These are: Sa-Dhan, the umbrella organisation of MFIs, the National Bank for Agriculture and Rural Development (Nabard) and the for-profit MFI Basix.
Basix, which is based in Hyderabad, is trying to prove that lending to the poor can be profitable. The SDC helped establish this organisation through a "grant" of over SFr2 million ($1.55 million) in the late 1990s.
The SDC has spent SFr220 million on its cooperation with Nabard since 1978. The latter, a state-owned organisation, has successfully linked 1.6 million self-help groups (SHGs) to banks, allowing them to open accounts and draw loans.
A SHG consists of 15-20 people (usually women) who get together as a saving circle. Once the common kitty has reached a certain size, they can approach a bank or MFI to get credit.
Sa-Dhan represents nearly 800 group members from the Indian microfinance scene and functions as an interface between the government and members, according to Achla Savyasaachi, Sa-Dhan's policy team leader.
She says that it's a challenging time to be a MFI in India and that the private sector has a clear role to play in helping MFIs to reach their target.
"MFIs need backers to help stop passing on costs to poor borrowers; then there are loan losses and operational costs to be covered," Savyasaachi said.
With private banks in India breaking into the microfinance sector, MFIs are facing strong competition.
"Indian MFIs typically charge around 25 per cent interest for microcredit. Compare that to commercial banks which provide loans for between six and eight per cent," stressed Savyasaachi.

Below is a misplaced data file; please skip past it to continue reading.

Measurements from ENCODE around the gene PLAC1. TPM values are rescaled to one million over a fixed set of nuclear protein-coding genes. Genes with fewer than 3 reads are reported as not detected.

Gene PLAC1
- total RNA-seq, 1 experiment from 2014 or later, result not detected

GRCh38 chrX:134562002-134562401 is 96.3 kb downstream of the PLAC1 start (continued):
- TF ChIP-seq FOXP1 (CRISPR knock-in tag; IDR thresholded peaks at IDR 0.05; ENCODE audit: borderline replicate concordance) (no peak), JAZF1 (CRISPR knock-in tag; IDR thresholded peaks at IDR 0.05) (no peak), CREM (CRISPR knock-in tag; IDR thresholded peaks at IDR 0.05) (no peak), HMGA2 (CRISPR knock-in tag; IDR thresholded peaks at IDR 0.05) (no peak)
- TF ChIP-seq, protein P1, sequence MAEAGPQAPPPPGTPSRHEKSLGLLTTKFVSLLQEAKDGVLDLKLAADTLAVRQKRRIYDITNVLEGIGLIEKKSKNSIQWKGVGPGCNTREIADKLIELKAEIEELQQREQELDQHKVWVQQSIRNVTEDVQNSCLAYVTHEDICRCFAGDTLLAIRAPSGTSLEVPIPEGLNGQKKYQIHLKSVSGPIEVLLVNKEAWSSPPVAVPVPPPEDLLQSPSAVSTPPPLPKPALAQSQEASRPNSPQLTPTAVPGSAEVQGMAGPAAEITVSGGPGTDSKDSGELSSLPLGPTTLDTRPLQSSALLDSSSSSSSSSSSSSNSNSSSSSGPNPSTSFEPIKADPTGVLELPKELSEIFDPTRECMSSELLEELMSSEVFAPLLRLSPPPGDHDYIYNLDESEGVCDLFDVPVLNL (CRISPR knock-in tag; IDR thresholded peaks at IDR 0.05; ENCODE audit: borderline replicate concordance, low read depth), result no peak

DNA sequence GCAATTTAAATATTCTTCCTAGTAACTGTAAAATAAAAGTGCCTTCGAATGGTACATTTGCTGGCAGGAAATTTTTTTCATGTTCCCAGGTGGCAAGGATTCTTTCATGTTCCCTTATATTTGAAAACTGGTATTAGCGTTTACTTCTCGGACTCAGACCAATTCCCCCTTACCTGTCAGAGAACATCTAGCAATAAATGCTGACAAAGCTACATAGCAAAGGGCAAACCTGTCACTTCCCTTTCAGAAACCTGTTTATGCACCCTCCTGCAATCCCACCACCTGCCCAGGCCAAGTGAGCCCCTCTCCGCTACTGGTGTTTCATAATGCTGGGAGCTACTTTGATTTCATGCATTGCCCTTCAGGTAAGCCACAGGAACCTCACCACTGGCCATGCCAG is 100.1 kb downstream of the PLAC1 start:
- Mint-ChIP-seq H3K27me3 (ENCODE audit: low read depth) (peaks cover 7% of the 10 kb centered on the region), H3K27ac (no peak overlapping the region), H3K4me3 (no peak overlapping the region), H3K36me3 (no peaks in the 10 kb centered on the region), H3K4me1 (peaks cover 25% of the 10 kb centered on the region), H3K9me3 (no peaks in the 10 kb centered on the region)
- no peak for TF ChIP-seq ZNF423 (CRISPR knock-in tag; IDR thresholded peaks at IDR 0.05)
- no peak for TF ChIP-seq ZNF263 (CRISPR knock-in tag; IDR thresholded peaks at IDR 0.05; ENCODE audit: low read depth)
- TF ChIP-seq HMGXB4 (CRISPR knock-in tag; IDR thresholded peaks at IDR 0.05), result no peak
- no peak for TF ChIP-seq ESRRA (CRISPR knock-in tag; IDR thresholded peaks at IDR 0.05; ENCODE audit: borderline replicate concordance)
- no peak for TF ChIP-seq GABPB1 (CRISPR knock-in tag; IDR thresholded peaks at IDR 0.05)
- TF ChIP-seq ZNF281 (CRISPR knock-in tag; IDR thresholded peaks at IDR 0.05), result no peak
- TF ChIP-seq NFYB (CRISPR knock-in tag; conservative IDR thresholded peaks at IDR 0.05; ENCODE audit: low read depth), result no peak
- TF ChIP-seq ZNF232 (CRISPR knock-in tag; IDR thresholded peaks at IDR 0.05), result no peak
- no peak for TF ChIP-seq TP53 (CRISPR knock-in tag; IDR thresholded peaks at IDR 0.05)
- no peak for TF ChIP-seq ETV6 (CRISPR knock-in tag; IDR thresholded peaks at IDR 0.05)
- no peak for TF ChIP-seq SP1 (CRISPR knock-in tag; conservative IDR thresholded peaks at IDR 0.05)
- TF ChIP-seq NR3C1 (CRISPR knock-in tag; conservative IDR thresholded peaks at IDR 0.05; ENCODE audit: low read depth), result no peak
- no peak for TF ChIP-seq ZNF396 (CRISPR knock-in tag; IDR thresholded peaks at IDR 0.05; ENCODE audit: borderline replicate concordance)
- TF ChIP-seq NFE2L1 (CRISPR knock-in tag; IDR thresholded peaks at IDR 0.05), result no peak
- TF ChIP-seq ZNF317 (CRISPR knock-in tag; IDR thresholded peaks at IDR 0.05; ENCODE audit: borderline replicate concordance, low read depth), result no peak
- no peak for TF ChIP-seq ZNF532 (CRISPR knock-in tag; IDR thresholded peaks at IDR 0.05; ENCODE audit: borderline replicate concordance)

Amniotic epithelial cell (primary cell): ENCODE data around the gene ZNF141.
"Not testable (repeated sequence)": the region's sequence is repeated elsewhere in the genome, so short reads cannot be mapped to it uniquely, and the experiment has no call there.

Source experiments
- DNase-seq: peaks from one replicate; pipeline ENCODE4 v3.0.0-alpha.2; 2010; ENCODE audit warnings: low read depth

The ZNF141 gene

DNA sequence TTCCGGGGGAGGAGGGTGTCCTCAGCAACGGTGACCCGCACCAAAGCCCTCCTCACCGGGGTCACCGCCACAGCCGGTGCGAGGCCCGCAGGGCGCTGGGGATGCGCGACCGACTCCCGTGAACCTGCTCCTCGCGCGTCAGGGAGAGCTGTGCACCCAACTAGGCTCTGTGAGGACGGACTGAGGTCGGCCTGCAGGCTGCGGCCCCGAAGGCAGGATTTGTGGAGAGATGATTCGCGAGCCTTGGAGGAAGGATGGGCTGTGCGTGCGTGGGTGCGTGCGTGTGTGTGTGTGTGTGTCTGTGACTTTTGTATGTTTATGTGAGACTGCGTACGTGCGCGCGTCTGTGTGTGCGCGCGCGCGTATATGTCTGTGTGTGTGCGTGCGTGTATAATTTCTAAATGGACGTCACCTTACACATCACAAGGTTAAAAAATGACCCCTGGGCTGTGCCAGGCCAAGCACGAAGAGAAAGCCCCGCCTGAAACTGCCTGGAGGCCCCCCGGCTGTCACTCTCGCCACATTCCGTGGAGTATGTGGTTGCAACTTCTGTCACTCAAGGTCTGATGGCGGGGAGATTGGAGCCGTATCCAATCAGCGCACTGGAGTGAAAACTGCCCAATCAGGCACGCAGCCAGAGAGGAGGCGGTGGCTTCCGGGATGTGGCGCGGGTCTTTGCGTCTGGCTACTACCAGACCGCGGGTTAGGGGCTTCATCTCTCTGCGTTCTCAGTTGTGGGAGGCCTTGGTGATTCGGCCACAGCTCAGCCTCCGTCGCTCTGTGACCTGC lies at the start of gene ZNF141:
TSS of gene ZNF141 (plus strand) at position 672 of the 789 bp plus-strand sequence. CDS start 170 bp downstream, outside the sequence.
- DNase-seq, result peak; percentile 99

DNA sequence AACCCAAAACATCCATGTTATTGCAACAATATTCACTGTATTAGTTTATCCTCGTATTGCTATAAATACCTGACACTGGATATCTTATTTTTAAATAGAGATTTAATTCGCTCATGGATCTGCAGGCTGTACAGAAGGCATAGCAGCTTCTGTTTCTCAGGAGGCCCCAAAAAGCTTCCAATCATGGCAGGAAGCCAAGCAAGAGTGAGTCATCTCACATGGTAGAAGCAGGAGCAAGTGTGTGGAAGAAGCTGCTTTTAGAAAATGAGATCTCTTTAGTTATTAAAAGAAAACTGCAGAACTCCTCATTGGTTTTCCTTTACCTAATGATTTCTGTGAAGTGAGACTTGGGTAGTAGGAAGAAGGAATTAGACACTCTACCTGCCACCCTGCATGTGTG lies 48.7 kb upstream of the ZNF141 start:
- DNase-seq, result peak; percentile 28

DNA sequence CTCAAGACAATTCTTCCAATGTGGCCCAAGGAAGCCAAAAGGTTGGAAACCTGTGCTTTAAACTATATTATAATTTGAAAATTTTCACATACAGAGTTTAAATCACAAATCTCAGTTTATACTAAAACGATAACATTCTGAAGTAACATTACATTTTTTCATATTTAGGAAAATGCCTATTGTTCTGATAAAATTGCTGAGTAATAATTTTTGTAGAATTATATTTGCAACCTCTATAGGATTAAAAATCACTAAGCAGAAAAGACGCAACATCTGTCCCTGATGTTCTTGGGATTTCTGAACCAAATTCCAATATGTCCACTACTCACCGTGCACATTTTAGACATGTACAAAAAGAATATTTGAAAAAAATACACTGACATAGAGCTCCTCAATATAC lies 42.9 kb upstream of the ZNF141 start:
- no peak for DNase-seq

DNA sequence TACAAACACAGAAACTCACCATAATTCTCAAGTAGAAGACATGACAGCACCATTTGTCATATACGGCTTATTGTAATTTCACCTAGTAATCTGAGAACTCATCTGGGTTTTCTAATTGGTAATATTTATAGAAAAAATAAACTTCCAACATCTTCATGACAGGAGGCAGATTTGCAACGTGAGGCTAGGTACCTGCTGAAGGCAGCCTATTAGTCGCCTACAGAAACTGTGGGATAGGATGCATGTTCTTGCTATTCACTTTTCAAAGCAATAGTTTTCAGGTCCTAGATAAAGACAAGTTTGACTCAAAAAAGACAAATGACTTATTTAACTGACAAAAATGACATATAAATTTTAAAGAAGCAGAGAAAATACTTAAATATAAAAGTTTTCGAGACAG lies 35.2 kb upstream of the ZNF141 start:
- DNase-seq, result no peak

However, mainstream banks are still reluctant to offer loans to women without collateral – in many rural areas, land, for example, is still held in the husband's name.
And this despite the MFI experience, which show that repayment rates are high among women – ranging between 95-98 per cent.
In some areas, the MFI is imitating the moneylender, says Savyasaachi.
"They give loans for emergency situations such as medical expenses for a sick child with no paper transactions," she said.
swissinfo, Faryal Mirza in New Delhi
On the United Nations' Human Development Index, India is ranked 127th out of 177 countries.
However, if only its four southern states - Andhra Pradesh, Kerala, Karnataka and Tamil Nadu - were taken into account, the country would jump up 60 places, illustrating the skewed distribution of indicators of human development throughout the country.
The Swiss Agency for Development and Cooperation has been active in India for over 40 years.
It works with three local organisations to open up access for the rural poor to financial services.
These are: Sa-Dhan, the National Bank for Agriculture and Rural Development (Nabard) and the Basix.
Microfinance refers to loans, savings, insurance, transfer services and other financial products for low-income clients.
Microcredit is a small amount of money loaned to a client by an institution often without collateral.
There are some 500 million borrowers worldwide.
Microenterprises make up 80% of all businesses in developing nations.
This article was automatically imported from our old content management system. If you see any display errors, please let us know: firstname.lastname@example.org